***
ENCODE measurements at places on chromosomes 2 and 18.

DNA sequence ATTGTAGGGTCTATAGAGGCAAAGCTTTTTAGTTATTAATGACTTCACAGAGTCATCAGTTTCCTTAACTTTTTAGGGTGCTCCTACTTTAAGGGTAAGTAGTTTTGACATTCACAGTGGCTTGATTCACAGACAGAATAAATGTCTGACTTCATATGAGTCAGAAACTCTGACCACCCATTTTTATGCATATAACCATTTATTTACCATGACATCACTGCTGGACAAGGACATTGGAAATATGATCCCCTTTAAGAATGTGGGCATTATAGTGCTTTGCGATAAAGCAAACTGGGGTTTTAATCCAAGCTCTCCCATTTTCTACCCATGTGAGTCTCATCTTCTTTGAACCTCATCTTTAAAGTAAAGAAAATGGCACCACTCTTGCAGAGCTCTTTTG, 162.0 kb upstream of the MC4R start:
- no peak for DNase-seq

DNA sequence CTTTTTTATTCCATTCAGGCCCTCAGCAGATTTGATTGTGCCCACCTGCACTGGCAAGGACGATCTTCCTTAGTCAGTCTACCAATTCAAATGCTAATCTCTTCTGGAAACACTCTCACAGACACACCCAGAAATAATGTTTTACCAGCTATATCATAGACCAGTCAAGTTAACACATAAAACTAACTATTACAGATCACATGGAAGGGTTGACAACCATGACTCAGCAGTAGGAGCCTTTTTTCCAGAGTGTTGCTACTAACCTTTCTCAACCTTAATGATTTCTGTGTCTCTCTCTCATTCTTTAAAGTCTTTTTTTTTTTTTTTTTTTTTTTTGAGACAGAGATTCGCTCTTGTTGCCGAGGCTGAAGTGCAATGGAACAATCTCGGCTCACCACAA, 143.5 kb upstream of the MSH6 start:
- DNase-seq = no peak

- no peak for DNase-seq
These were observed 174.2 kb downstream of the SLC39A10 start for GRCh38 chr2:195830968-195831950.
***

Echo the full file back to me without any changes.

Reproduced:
ENCODE measurements at places on chromosomes 2 and 18.

DNA sequence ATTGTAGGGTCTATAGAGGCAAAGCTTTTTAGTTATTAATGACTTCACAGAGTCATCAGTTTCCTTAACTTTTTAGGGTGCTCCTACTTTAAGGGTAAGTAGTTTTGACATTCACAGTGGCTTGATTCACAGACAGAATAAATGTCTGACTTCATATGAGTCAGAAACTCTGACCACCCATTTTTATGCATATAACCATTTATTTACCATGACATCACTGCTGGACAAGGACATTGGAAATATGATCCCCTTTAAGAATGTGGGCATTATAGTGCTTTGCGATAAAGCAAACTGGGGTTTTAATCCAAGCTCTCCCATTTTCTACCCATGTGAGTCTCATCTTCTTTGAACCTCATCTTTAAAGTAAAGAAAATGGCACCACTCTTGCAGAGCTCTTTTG, 162.0 kb upstream of the MC4R start:
- no peak for DNase-seq

DNA sequence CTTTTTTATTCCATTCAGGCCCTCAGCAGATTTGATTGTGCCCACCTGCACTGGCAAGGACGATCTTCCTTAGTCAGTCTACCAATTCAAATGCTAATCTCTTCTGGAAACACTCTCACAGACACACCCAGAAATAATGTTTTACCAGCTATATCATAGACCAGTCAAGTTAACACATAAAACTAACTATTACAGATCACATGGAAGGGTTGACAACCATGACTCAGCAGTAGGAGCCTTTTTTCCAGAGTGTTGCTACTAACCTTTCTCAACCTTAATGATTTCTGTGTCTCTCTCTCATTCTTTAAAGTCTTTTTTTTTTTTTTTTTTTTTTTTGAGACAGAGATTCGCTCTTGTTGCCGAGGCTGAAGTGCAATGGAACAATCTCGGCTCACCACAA, 143.5 kb upstream of the MSH6 start:
- DNase-seq = no peak

- no peak for DNase-seq
These were observed 174.2 kb downstream of the SLC39A10 start for GRCh38 chr2:195830968-195831950.